Over time, these listening sessions may eventually become “what if” conversations or even fantasies musing about what poly might look like. They can end up taking place over months or in some cases over years, and they can be tremendously helpful in gaining a full understanding of everyone’s needs, regardless of the outcome.

Also, these months/years should be taken for introspection by both parties. Both people need to determine what they need to be happy and healthy in the relationship. Are the drawbacks of the non-preferred relationship structure truly intolerable? Are the benefits of the preferred relationship structure truly irreplaceable? Which is a want versus a need? It’s not unusual for the topic of polyamory to be brought up, discussed over time and ultimately rejected, leaving the relationship all the more solid for having considered an alternative. Likewise, it also happens (less frequently, to be sure) that polyamory is brought up, discussed theoretically over several years, and ultimately leads to the successful opening of the relationship with little to no drama.

Whatever the ultimate outcome, the important aspect, as always, is healthy communication between loving adults. If everyone involved has asked for what they want, listened to the other party, owned their own shit and determined their baseline for happy and healthy, the ultimate decision about relationship structure is undoubtedly the right one for everyone involved.

Ready to bring up the idea of polyamory with your partner? We’ve made the process easy (well, easier!) with a free checklist for you. Click below to download your free checklist:

Checklist CTA

SHARE IT:

Commenting area

  1. whollyword March 5, 2016 at 4:35 pm · · Reply

    To LW: I’d encourage you not to expect your partner to be okay with you unilaterally changing the relationship, especially if they have no interest in having other partners themself.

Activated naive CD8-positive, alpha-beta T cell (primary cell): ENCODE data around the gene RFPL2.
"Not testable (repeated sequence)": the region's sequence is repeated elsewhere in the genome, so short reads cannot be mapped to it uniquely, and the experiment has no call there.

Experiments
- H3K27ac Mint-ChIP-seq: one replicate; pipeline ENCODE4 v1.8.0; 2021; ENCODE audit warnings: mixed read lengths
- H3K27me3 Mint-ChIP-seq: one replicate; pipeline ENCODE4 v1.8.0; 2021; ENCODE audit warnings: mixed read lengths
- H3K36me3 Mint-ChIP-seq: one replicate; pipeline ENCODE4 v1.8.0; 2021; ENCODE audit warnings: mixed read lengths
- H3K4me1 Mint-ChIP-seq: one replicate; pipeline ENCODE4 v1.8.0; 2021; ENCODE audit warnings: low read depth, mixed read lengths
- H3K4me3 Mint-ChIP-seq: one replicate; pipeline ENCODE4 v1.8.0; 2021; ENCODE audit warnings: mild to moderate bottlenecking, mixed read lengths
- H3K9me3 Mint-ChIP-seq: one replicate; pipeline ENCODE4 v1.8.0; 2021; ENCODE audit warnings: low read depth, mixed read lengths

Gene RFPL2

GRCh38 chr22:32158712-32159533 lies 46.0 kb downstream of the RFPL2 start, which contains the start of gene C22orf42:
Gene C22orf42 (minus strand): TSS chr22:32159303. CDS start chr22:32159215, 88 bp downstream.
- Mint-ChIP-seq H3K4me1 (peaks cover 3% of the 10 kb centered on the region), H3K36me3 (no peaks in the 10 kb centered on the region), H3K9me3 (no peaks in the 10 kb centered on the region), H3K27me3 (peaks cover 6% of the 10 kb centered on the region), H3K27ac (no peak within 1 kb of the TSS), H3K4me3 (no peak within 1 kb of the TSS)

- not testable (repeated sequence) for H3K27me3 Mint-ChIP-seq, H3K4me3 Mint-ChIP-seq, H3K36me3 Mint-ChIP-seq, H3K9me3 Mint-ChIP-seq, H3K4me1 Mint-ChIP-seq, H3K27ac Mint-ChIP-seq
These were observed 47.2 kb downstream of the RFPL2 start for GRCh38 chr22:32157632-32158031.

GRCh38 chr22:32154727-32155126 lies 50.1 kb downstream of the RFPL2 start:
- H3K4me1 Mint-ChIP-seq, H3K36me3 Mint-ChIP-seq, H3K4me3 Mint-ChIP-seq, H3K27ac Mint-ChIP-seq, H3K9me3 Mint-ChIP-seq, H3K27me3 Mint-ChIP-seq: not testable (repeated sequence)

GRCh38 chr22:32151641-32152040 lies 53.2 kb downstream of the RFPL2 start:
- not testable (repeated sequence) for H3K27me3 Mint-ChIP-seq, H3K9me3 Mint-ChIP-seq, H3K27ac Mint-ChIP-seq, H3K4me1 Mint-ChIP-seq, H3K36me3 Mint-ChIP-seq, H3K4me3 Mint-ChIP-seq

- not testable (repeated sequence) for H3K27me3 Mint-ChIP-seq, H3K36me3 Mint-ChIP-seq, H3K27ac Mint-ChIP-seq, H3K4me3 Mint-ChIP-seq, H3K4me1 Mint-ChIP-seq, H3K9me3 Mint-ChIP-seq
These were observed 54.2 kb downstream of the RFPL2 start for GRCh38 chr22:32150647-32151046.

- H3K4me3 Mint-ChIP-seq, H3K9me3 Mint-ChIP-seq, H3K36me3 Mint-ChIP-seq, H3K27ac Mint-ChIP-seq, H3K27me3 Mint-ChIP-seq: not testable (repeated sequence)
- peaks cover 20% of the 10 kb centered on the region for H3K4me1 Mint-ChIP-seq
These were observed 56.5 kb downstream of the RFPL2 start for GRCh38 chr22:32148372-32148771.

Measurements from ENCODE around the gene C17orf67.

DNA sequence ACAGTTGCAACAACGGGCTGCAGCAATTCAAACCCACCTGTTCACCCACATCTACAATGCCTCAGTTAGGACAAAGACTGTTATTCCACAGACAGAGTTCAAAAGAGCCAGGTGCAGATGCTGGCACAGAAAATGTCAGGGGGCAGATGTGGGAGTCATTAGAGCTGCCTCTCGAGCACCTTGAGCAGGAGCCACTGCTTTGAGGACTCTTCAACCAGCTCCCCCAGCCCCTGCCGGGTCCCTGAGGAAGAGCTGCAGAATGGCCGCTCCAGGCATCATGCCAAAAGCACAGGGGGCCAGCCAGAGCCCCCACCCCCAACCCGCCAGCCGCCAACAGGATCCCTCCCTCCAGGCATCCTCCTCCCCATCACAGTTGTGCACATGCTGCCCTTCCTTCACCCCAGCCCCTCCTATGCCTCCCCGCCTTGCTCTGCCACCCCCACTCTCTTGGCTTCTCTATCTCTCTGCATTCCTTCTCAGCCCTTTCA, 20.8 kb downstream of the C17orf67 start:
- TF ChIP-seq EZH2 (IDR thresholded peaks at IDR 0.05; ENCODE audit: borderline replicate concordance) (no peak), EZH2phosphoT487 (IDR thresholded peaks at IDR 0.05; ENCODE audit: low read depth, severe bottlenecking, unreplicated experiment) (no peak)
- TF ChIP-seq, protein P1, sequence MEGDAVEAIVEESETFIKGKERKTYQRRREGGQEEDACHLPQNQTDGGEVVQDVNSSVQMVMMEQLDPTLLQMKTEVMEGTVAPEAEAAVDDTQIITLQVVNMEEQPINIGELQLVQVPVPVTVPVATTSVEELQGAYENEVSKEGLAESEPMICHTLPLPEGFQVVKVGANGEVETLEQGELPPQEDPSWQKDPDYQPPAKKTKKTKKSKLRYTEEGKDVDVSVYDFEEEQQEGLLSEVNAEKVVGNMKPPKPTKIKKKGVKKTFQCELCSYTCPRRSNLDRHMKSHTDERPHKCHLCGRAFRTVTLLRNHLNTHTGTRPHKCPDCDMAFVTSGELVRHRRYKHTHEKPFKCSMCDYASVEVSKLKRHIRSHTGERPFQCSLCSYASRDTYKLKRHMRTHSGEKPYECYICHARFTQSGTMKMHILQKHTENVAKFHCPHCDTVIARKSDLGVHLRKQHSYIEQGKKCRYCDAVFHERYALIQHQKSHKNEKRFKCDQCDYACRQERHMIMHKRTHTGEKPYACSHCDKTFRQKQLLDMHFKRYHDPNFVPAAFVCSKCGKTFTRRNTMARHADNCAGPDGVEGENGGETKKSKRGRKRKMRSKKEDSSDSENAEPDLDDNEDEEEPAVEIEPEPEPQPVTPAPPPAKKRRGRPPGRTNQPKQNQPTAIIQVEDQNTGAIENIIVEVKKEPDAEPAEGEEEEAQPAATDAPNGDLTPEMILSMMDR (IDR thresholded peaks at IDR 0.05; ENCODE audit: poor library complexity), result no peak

I tried to adjust for 2.5 years, after my partner of a decade decided he was poly. I never came to feel okay, and I eventually stopped feeling like my okayness was at all important to my partner. And when I finally said an unequivocal “no, this hurts, I am tired of you making promises and then breaking them, please stop,” he left.

    I wish I’d said that unequivocal no earlier and saved myself the years of struggling while he had the best of all possible worlds– someone who put him securely at the center while he explored his other options. I misguidedly felt that I owed it to him to try, but trying to live on someone else’s terms did a lot of harm.

    I think that if you plan to try to open a long-term relationship, it is wise to expect that you will be blowing up that relationship– that your partner might be very hurt, and that your partner might never trust you again. That goes doubly if this is something you’ve known for a long time, or if you’ve already de facto started a relationship with somebody else.

    If you can accept that this might be the moment your relationship ends, carry on. Maybe you will be pleasantly surprised.

  2. I am new to poly. Truthfully, I am monogamous and my hubby has recently discovered he is poly. I am struggling with the foundations of how I thought and read that poly worked. I understood that open communication was a MUST. That the primary has the ability to open and close the marriage as needed. I understood that the boundaries that the primary relationship were to be set and respected and if that did not make the girlfriend happy or the other party that this was to be respected? So troubled…

  3. The hardest thing I’ve found is the absolute requirement to be extremely patient. You’ve been poly for a long time, and have come to terms with it; the monogamous person hasn’t, maybe isn’t even aware poly is an option, and is going to need a good long time to internalize, understand, and adjust their world view. And that’s presuming they even can!